Jennifer Brooks
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They planned this march through north Minneapolis long before Thurman Junior Blevins.

Hundreds of children, parents and teachers will make a 3.5-mile trek through the North Side and downtown on Friday morning. It’s the annual Path to College Walk; each step the kindergartners and middle-schoolers and high-schoolers take is an act of faith in themselves and in a brighter future.

Their neighbors will come out to cheer them on. Five-hundred yard signs are already planted on lawns across north Minneapolis: Future College Grads Live Here.

If the rest of us want to join the party, the students would love a chance to talk about their neighborhood. The one you don’t see in the footage of crime scene tape and curbside memorials to lives cut short by gun violence.

“I want them to know that North Side is not bad,” said Anthony Key, who starts his junior year at Cooper High School this fall. He wants to study engineering at Duke.

The North Side is not bad. North Siders are not bad.

These kids deserve better. They deserve safe streets and schools where black students’ graduation rates are as high as whites’. They deserve to call the police for help without worrying that someone is going to get hurt.

“North Side is a family,” said Keirra Phillips, who will be a senior at St. Paul Conservatory for the Performing Arts this fall and who wants to go to college to study nursing and acting. “Everyone supports each other. Everybody comes together.”

The community came together to organize this march. The Northside Achievement Zone, Minneapolis College, the Cookie Cart, the Plymouth Christian Youth Center and Kwanzaa 21st Century Academy — where Anthony and Keirra spend hours planning their futures and learning coping skills to get them through the fears and frustrations of the present — all pitched in.

But the march starts in the shadow of a fatal police encounter in an alley off Bryant Avenue N. It follows protests and outpourings of fury and sorrow and fear that those kindergartners on the march will face a rockier road to college than some of their peers in other neighborhoods.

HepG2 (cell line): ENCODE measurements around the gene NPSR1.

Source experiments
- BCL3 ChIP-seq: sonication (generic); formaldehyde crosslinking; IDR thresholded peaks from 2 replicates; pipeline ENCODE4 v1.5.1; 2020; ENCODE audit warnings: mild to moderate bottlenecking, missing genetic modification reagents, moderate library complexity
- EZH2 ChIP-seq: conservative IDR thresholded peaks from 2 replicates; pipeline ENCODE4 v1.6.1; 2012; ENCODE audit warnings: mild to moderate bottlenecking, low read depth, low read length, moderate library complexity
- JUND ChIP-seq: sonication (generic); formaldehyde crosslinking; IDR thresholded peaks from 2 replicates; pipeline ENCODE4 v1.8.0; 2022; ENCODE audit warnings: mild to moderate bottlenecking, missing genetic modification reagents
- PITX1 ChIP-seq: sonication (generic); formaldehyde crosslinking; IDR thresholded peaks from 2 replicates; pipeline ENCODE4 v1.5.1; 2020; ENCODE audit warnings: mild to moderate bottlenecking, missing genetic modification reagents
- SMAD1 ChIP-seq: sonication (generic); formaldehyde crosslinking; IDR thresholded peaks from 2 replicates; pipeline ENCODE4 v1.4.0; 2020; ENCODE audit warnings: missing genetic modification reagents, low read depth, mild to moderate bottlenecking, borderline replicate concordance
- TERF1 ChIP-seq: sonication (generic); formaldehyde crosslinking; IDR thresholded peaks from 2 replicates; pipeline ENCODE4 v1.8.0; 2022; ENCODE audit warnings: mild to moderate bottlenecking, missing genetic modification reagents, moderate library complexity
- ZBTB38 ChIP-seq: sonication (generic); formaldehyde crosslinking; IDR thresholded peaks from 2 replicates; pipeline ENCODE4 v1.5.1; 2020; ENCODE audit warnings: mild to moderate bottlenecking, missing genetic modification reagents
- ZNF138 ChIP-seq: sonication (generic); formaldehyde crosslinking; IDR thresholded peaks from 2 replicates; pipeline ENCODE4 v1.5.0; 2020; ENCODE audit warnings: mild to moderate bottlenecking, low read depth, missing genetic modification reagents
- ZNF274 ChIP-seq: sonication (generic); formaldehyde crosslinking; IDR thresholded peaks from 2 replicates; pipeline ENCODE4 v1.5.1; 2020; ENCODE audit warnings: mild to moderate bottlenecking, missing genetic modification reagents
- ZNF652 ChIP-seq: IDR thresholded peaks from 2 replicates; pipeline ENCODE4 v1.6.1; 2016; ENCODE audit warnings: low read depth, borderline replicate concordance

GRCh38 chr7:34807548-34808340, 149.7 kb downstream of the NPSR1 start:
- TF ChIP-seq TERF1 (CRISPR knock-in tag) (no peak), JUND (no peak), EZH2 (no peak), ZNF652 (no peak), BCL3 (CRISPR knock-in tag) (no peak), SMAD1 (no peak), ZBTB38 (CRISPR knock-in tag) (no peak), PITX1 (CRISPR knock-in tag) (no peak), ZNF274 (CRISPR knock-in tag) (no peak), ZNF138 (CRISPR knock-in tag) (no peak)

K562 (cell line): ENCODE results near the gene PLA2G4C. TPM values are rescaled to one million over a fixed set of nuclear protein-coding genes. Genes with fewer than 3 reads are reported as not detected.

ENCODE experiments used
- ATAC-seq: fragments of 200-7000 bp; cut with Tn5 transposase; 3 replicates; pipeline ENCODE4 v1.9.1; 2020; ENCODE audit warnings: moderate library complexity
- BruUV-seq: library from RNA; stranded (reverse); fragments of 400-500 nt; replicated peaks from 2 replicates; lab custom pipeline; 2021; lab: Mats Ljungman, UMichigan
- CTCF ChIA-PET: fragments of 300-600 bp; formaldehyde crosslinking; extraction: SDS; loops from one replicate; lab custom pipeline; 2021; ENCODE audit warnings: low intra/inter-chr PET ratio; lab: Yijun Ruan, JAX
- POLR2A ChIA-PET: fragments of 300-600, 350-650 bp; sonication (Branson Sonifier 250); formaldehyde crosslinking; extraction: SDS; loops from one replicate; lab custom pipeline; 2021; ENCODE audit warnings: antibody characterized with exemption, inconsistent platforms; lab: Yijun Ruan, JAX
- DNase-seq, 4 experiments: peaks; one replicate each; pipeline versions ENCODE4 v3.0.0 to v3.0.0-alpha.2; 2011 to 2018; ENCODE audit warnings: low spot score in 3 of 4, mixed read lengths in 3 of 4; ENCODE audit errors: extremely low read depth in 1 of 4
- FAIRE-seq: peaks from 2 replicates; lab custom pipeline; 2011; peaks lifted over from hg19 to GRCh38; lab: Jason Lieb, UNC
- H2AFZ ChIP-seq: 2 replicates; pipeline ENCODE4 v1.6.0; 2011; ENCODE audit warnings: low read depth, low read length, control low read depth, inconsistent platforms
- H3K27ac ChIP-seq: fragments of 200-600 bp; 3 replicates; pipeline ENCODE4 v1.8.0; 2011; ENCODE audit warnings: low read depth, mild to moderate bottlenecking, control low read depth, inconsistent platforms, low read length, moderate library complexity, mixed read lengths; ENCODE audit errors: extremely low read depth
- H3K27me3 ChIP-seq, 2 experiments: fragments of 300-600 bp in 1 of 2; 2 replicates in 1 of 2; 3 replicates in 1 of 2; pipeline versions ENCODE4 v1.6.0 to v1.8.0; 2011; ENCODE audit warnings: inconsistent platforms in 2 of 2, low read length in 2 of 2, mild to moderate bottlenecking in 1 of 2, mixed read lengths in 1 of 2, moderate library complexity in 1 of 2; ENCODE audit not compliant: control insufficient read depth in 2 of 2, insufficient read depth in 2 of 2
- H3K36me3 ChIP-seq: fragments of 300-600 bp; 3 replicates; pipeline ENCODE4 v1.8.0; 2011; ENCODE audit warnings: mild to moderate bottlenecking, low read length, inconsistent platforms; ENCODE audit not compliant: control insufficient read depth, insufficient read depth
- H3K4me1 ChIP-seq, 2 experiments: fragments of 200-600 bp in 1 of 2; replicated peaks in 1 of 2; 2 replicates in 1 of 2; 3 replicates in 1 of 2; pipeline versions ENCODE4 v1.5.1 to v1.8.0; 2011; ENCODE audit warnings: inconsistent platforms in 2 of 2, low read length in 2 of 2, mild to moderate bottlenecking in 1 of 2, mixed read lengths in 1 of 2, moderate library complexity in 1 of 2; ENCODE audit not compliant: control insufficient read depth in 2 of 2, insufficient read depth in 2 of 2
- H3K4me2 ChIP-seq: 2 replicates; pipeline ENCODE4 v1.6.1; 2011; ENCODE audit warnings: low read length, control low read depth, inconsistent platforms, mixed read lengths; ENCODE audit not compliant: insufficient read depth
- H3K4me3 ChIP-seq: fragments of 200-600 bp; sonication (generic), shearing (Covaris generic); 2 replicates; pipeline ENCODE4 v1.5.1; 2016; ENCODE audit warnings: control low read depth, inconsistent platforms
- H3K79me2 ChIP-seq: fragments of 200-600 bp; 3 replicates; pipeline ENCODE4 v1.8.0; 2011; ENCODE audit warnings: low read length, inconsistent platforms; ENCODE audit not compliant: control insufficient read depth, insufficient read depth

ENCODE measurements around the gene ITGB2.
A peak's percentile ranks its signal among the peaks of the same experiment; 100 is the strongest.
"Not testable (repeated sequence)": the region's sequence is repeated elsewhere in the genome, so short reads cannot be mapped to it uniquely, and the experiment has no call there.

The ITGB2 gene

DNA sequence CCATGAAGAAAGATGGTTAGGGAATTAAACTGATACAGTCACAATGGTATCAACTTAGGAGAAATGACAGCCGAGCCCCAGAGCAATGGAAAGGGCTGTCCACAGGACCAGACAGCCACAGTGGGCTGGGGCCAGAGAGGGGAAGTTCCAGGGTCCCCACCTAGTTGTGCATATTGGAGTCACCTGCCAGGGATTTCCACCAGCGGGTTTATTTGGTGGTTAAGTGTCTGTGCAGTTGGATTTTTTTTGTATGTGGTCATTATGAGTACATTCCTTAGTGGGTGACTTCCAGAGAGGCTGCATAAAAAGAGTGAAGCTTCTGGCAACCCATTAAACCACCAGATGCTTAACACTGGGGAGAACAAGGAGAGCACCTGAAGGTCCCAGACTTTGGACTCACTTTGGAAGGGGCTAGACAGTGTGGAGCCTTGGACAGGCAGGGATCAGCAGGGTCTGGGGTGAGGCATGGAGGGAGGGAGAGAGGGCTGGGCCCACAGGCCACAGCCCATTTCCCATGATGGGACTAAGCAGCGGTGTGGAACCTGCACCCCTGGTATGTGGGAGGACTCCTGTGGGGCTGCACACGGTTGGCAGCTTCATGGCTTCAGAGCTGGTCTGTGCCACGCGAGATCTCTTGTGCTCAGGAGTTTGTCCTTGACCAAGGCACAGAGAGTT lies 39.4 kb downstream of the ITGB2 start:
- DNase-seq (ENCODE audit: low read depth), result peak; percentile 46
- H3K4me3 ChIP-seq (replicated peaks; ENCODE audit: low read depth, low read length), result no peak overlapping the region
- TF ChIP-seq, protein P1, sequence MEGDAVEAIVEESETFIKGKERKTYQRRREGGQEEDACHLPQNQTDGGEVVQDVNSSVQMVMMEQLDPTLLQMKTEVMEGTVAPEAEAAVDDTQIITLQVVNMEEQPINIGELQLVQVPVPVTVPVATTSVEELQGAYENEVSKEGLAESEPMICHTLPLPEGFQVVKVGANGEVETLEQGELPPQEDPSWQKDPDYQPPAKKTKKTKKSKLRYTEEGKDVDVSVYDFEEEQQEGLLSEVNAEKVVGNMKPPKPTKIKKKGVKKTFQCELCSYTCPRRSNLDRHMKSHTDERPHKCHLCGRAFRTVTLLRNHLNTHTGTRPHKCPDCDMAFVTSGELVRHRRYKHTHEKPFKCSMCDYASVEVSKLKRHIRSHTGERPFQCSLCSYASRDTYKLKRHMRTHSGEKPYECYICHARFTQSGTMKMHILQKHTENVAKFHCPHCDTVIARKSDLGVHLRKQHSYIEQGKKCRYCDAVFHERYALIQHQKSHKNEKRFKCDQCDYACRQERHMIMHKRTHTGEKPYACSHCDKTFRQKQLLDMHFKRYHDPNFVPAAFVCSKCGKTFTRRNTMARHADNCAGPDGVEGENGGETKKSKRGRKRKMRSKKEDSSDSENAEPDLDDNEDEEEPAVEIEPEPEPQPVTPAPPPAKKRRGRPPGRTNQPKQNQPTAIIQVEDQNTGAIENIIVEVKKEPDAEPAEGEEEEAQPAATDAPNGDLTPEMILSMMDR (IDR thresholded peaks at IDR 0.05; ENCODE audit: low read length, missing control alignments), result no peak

We don’t know just what happened to Blevins. Police say he was shooting into the air, endangering his neighbors. Some of those neighbors say he was shot in the back while running away, or tased then shot, or unarmed and sitting peaceably on the curb. We’ll know more if and when the police bodycam footage is released.

What we know for sure is that a family is grieving and a community and its police force is hurting. We know Blevins is the 167th person to die in an officer-involved shooting in Minnesota since 2000.

We know that kids like Keirra and Anthony might be the generation that saves us, that figures out how to fix this tragic mess. Keirra was one of hundreds of youngsters from the Twin Cities who traveled to Washington, D.C., this spring for the March for Our Lives against gun violence.

She dreams of a future “where kids won’t have to be afraid to go outside without … being afraid they’re not going to make it back home. … I don’t want them to be afraid of the people who [are] supposed to be protecting them.”

She remembers walking home from church with her sisters and watching a patrol car rolling up beside them, officers inside staring — “looking at us like we were criminals,” she said. She wants better for her neighbors and family.

“I want them to feel safe in their own community and not be afraid of police who are supposed to serve and protect us from harm or danger,” she said. “If they’re not protecting us, who will?”

The Path to College Walk starts at 10 a.m. Friday in front of the Northside Achievement Zone offices at 2123 W. Broadway Av. The route will wind toward Minneapolis College and a party for the kids in the T-Plaza at 1501 Hennepin Av. For more information visit